According to the Cox Automotive June sales forecast, the seasonally adjusted annual rate (SAAR) of new-vehicle sales this month is expected to hit 13.8 million, up from last month’s 12.7 million pace but well below last year’s 15.5 million level. - IMAGE: Cox Automotive

According to the Cox Automotive June sales forecast, the seasonally adjusted annual rate (SAAR) of new-vehicle sales this month is expected to hit 13.8 million, up from last month’s 12.7 million pace but well below last year’s 15.5 million level.

IMAGE: Cox Automotive

ATLANTA – June U.S. new-vehicle sales are expected to show a market still constrained by a lack of supply and one that is virtually unchanged since January. According to the Cox Automotive June sales forecast, the seasonally adjusted annual rate (SAAR) of new-vehicle sales this month is expected to hit 13.8 million, up from last month’s 12.7 million pace but well below last year’s 15.5 million level. 

The sales volume in June is expected to finish near 1.2 million units, down 7.5% from last year’s volume of 1.3 million sales. However, this is an increase of 7.5% from May’s volume of nearly 1.1 million units. There is one more selling day this June than last year and the same number as last month.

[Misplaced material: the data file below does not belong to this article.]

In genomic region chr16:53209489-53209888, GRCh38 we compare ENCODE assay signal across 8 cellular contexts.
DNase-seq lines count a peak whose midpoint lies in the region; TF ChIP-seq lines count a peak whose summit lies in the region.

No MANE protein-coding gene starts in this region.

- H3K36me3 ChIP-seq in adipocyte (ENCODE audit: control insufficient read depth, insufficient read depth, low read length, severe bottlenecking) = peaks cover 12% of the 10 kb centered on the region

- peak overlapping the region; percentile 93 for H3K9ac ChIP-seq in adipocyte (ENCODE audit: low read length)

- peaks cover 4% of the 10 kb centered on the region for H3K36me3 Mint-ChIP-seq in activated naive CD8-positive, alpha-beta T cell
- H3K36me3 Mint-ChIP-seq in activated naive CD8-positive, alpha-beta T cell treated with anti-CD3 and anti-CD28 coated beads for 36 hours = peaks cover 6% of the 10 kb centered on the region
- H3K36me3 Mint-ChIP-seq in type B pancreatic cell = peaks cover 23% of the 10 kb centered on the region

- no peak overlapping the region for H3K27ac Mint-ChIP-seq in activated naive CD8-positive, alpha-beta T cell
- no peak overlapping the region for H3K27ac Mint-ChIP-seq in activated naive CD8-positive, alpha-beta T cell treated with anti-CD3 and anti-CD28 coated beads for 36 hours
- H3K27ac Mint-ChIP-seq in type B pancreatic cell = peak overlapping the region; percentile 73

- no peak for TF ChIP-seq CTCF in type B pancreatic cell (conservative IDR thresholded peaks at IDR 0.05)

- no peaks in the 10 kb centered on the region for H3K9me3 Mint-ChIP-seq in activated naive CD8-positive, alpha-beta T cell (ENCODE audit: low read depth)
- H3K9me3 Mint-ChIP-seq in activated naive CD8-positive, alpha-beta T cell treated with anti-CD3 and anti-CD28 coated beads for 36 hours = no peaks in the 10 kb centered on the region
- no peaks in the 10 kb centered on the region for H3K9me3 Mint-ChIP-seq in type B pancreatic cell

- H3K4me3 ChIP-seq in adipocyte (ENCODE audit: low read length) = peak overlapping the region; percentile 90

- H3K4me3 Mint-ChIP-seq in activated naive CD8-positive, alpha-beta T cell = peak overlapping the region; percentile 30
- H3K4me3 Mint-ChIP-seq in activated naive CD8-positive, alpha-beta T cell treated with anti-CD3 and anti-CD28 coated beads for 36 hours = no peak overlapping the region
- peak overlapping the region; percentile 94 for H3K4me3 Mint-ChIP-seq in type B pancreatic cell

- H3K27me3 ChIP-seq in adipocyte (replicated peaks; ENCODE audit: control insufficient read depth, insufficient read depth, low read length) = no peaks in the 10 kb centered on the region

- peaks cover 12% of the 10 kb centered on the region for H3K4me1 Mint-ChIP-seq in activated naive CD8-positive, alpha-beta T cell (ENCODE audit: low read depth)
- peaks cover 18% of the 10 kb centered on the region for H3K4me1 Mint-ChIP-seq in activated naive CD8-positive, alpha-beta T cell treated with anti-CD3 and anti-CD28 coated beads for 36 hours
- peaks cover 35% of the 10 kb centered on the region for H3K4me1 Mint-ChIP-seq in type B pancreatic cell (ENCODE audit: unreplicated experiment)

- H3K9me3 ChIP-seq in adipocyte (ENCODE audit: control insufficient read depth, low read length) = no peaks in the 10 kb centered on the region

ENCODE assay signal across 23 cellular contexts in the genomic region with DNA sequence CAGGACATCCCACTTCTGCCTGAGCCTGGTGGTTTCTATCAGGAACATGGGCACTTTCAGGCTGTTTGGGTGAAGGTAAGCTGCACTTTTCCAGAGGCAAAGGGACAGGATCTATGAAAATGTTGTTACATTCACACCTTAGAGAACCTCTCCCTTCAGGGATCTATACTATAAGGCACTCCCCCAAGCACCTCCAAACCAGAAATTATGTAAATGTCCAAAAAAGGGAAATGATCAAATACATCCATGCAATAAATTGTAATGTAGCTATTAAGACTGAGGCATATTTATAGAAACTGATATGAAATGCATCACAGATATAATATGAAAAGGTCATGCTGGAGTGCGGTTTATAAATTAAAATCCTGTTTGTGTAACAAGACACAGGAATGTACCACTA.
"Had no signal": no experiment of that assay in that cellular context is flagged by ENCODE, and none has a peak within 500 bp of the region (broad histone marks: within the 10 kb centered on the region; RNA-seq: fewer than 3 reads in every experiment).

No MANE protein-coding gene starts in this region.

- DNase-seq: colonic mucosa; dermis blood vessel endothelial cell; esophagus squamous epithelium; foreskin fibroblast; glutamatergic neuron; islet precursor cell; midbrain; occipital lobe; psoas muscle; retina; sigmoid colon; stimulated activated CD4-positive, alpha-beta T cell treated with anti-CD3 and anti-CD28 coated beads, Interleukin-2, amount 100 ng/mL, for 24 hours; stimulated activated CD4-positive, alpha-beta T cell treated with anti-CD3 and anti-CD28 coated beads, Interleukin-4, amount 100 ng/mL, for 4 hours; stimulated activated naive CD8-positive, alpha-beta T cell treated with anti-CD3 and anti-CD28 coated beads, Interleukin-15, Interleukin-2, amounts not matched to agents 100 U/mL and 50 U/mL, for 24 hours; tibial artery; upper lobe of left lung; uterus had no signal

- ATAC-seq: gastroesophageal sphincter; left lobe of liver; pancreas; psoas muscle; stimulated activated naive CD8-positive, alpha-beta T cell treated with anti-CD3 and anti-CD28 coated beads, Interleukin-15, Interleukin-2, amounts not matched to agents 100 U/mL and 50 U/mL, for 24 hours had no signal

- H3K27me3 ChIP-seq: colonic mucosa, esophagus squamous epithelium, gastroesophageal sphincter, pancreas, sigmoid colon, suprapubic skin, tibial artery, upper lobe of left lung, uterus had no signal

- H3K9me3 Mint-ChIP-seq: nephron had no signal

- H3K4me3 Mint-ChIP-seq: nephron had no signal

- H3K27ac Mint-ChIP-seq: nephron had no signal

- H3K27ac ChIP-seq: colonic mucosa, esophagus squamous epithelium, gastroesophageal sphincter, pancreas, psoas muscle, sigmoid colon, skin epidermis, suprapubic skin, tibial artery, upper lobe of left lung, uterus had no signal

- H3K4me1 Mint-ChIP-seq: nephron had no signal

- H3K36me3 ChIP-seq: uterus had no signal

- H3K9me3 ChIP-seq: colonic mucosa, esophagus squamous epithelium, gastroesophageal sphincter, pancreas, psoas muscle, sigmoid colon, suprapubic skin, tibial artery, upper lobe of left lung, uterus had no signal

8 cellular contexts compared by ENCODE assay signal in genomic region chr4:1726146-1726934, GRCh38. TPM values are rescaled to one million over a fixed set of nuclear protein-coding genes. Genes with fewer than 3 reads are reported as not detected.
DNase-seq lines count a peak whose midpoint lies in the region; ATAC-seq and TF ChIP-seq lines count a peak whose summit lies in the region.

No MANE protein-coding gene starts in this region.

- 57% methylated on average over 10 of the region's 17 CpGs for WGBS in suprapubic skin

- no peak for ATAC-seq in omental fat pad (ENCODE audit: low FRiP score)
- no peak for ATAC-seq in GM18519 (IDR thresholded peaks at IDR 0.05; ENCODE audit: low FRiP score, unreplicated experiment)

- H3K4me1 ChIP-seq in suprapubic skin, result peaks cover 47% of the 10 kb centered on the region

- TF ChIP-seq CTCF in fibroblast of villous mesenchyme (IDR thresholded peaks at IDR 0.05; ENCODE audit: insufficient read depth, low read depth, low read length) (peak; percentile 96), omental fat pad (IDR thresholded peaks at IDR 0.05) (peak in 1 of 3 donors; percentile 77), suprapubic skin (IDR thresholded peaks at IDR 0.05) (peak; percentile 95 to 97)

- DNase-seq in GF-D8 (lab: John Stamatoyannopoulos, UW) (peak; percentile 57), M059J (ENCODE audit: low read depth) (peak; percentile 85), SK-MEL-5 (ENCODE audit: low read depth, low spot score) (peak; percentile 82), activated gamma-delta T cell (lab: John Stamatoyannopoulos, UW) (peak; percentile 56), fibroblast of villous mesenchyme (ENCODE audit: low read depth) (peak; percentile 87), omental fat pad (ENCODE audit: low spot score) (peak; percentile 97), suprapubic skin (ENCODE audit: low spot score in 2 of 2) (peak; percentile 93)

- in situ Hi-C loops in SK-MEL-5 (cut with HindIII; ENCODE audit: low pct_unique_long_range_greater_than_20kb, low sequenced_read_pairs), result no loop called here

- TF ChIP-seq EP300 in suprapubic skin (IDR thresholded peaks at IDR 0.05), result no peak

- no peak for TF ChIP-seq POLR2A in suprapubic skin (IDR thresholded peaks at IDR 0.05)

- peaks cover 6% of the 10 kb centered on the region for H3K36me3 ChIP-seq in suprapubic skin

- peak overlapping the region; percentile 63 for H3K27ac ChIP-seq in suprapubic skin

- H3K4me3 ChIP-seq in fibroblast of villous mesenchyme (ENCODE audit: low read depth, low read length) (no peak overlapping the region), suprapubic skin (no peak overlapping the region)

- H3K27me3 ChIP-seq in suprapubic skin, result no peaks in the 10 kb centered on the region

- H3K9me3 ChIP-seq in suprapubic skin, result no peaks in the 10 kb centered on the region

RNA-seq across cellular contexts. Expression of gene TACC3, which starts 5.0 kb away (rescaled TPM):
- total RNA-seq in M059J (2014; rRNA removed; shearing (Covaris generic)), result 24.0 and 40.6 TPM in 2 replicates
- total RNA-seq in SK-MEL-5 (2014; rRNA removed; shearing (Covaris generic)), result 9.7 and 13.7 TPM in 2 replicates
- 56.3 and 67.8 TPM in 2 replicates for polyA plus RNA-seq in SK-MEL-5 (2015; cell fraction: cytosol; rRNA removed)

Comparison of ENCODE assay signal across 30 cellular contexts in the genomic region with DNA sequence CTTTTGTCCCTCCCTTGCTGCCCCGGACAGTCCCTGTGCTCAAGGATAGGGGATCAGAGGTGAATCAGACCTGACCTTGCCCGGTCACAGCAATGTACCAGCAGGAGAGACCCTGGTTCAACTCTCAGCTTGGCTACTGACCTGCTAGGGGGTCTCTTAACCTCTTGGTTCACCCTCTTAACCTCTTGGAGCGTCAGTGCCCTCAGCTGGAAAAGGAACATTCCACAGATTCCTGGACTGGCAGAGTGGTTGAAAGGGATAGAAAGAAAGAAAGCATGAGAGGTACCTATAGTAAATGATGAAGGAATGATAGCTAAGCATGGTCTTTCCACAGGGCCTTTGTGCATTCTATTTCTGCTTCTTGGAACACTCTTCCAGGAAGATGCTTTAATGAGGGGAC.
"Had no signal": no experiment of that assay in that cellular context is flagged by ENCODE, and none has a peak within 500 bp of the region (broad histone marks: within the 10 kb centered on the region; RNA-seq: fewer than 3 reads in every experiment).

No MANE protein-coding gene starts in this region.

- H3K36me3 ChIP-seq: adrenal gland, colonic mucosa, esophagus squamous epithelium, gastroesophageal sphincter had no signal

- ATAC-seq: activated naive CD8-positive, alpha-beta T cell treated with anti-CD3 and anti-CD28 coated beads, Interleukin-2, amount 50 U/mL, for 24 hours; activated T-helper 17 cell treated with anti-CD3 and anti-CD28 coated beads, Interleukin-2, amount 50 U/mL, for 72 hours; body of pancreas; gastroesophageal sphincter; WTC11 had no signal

Tight inventory continues to negatively impact new-vehicle sales. Since June 2021, monthly sales volume has been stuck in a tight window, with little deviation, averaging 1.1 million units a month and peaking only at 1.3 million in June 2021. With no clear timeline for any notable recovery in new-vehicle inventory levels, Cox Automotive is lowering its full-year 2022 U.S. auto sales forecast to 14.4 million units, down from its current forecast of 15.3 million. The current forecast now is for new-vehicle sales volumes to fall below the 14.6 million sold in 2020 when the market was initially ravaged by the global COVID pandemic.  

“Last June, I wrote that the concern about the supply situation could not be overstated, as we were in untested territory for the market,” said Charlie Chesbrough, senior economist, Cox Automotive. “That sentiment remains, as there has been no significant shift in the conditions on the ground since last fall. Even though economic conditions have worsened in the past months, the lack of supply is still the greatest headwind facing the auto industry today.”  

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